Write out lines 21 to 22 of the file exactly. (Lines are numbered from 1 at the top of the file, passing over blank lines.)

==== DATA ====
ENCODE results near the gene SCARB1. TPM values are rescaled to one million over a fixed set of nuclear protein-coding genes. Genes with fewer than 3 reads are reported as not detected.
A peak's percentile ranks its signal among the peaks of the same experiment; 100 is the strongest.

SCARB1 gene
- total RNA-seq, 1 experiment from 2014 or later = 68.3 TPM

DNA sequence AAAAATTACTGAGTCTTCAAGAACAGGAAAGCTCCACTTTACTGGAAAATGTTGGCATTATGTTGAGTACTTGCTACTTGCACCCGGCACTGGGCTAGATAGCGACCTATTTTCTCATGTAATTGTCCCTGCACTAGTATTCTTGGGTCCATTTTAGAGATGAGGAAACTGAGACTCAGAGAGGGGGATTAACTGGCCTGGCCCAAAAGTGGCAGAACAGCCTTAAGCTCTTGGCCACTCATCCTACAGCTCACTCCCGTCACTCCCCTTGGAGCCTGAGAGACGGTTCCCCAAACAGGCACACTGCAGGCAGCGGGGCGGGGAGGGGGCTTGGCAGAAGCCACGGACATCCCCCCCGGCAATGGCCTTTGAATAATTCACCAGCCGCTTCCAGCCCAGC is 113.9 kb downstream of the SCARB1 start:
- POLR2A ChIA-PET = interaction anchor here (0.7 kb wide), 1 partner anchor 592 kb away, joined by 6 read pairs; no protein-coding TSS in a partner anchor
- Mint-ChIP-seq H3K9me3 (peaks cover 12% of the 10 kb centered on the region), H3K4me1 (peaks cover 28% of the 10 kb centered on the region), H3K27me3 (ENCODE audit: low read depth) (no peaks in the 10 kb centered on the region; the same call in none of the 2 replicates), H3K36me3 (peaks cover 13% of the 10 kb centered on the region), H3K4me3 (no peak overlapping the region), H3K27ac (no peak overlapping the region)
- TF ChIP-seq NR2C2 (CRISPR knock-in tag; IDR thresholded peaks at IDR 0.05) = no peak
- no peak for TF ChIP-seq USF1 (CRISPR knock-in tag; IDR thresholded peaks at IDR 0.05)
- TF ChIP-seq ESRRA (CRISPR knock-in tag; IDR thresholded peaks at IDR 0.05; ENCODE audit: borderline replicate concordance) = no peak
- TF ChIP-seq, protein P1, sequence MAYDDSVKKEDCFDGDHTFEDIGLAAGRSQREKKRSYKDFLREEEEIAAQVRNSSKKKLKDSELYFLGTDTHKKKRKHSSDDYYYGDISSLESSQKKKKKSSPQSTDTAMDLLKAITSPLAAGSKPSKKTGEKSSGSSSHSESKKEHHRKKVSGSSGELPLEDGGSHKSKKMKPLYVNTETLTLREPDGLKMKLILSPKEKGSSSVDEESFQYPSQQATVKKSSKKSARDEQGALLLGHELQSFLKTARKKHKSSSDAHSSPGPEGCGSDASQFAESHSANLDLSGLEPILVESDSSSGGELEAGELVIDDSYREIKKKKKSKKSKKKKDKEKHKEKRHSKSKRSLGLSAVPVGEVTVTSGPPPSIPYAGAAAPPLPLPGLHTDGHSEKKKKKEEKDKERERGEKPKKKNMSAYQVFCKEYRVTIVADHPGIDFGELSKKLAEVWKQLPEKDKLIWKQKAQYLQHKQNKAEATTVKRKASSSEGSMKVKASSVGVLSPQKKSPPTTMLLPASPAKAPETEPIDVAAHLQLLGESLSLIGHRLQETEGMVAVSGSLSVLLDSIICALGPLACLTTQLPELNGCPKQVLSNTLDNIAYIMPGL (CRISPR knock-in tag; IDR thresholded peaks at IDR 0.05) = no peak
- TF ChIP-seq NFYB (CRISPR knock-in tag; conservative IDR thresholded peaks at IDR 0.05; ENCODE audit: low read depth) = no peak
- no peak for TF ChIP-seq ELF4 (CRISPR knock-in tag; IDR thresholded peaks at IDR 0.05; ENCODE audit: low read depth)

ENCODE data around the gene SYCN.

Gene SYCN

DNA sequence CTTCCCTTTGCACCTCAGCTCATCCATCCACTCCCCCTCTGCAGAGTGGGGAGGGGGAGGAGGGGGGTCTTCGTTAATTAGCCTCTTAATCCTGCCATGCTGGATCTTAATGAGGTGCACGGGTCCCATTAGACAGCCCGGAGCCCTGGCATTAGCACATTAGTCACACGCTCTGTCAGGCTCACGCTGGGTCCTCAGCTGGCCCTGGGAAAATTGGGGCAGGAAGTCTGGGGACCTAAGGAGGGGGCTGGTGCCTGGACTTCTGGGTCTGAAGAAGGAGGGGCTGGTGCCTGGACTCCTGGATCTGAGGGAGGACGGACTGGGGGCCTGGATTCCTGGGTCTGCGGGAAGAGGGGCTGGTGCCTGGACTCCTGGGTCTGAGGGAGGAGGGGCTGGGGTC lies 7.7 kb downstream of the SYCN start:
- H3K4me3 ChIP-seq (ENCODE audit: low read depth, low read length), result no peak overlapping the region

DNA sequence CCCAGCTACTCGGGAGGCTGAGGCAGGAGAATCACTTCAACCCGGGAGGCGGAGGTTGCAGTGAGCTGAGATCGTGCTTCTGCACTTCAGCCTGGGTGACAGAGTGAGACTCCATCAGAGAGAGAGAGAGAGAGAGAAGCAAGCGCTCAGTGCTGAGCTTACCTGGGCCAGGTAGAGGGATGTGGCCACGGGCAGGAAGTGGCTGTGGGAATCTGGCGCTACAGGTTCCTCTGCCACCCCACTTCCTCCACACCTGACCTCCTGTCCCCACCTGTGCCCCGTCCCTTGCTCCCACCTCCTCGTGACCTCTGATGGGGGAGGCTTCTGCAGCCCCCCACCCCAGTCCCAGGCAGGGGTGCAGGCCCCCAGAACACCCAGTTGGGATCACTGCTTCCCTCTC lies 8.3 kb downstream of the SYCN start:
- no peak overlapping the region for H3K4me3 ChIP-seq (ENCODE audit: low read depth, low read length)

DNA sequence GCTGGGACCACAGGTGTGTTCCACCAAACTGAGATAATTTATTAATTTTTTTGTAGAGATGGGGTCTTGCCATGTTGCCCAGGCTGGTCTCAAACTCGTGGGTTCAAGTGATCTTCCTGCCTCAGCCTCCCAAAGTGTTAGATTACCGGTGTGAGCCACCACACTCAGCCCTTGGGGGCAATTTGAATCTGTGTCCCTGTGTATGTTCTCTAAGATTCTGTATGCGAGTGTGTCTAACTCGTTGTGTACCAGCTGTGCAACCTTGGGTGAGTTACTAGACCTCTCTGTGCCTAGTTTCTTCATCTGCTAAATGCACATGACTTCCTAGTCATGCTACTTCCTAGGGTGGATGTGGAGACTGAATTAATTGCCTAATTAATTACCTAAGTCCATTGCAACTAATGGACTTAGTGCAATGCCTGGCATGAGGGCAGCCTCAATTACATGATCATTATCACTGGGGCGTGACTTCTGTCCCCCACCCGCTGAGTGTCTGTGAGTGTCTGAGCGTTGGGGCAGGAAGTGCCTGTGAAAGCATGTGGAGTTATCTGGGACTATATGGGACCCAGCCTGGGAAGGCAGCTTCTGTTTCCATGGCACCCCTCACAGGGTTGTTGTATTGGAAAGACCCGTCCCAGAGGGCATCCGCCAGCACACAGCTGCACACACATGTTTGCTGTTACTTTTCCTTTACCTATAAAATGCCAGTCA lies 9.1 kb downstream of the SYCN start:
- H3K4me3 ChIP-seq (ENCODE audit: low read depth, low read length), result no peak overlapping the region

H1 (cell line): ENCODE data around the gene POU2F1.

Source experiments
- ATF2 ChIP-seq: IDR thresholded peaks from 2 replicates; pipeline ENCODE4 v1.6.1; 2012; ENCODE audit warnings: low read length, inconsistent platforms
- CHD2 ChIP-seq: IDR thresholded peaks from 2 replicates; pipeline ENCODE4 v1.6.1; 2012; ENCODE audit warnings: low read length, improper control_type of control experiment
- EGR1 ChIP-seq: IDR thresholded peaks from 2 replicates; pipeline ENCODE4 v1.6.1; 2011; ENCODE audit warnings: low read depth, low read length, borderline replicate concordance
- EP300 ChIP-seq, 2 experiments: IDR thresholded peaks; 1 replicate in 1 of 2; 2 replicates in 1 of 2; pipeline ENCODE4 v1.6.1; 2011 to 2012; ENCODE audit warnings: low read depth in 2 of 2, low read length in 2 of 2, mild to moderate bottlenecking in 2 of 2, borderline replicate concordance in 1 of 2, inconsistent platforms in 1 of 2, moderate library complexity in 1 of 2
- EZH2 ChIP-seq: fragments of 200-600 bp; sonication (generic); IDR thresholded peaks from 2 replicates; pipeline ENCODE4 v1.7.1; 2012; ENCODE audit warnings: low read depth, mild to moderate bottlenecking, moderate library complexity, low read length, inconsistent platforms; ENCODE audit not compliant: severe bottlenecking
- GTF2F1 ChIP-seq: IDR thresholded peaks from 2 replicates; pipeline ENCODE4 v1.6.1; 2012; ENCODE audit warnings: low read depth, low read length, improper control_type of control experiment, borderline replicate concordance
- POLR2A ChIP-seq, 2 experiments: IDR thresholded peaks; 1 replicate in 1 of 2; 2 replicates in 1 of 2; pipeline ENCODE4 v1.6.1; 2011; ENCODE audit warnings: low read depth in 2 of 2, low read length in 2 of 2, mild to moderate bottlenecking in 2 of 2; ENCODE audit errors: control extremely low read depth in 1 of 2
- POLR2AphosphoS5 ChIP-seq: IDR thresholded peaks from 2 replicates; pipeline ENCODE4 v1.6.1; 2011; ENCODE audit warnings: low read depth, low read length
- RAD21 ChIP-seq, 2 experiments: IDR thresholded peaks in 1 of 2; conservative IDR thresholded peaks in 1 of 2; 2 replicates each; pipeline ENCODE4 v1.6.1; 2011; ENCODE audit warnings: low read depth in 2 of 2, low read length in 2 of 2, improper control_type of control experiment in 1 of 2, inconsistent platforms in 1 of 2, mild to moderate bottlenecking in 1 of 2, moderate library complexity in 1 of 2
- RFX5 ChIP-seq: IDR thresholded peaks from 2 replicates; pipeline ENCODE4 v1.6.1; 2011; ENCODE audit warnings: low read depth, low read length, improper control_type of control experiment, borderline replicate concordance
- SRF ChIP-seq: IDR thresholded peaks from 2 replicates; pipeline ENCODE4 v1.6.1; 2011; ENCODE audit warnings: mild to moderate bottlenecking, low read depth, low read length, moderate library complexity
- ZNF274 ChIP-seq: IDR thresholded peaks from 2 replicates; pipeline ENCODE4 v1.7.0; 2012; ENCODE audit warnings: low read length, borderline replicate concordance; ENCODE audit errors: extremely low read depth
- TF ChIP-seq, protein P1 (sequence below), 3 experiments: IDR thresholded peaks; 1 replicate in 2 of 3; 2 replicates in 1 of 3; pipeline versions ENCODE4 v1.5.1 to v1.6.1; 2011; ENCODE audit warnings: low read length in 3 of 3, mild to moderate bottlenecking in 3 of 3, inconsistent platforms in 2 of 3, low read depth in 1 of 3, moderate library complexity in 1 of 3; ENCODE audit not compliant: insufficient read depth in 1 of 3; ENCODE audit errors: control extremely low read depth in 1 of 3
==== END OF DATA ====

- H3K4me3 ChIP-seq (ENCODE audit: low read depth, low read length), result no peak overlapping the region

H1 (cell line): ENCODE data around the gene POU2F1.